This week we’re focusing on Will Whittaker, who has been on the committee for 8 years and holds ths post of Rear Commodore Sail.
How did you get into sailing? My Dad sailed a Lark as a member of Barnt Green Sailing Club. As the youngest of three boys, I watched my brothers sail and was desperate to join them. When I finally started sailing, I was nine or ten and crewed for my older brother Daniel in a Cadet called “left over wine”. First Picture – Dan and I at the Cadet Nationals Plymouth 1990.
How did you join DWSC? I had a friend who was a member and it gave me the impetus to get a Laser and join him over 15 years ago. Sadly, Dan was in the army so quickly moved away to Salisbury. I then started joining in with Sunday racing, Chris Dickinson and Robert Browett were the only other Laser boats at that time regularly racing. The fleet, then started to gain other new members and quickly grew in popularity, particularly on Wednesday evenings, where single handed fleet racing is the obvious choice when typically running late, trying to get to racing after work!
Why did you go on the Committee? I spent a lot of time encouraging others to join the Laser fleet and had little help or support from the committee. With my fellow Solo fleet captain (Jeremy) we could not understand why fleet captains were not consulted for racing input or encouragement. This coupled with the seemingly perilous position of the club, I joined with Jeremy to try and bring some expertise as a business owner.
What do you do on the Committee? This has changed significantly since I joined in 2012. Initially Phil, Rodger, Jeremy and I were very hands on, working with Dave to set up processes to move the club forward. Huge time was spent making the club self-sufficient. My predecessor Richard Botting was extremely burdened by the day to day running, dealing with details such as timesheets, shift rotas, etc. Dave picked this up in his role initially as Water Manager. As Dave has grown into the role as Club Manager, my role has become far more strategic, where the committee provide guidance, resource and support to what is an excellent club team which Dave has built. My role has continued with the successful extension of our existing lease until 2045 and more recently the unprecedented situation where the club has had to close and furlough staff. Dave, Jeremy and I have a daily conference call manage the constant moving goalposts from government and are now looking to how we will run without a commercial income for an unknown amount of time, as well as how we start up again when social distancing restrictions are lifted.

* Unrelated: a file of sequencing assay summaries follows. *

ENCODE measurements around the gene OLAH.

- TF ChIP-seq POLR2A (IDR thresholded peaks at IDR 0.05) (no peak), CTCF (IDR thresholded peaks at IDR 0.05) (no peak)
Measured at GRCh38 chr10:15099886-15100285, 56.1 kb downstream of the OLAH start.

What’s your best sailing experience? The easy answer would be to say in a dinghy, but the best experience has to be sailing to the Scilly Islands with my parents in the mid 1990’s. We often sailed along the south coast with friends but decided one summer in fine weather to head off passed the Lizard and onto what was the unexpected magical Scilly Islands. We enjoyed island hopping the white sandy beaches, swimming in clear seas and evening drinks in the local pubs. I hope to take my boys by boat there at some point so they too can have such memories.
And at Draycote? I cannot remember how we faired as a teenager visiting as a crew in Cadets then Larks – not well! However, these days it’s more about enjoying sailing on a windy day on a reach across the lake and racing the excellent Laser fleet sailors we have at the Club. The standard is high across the board and something that should be experienced by everyone. Due to family commitments and the time spent supporting the club, the one thing I have not managed is compete again on the Laser circuit.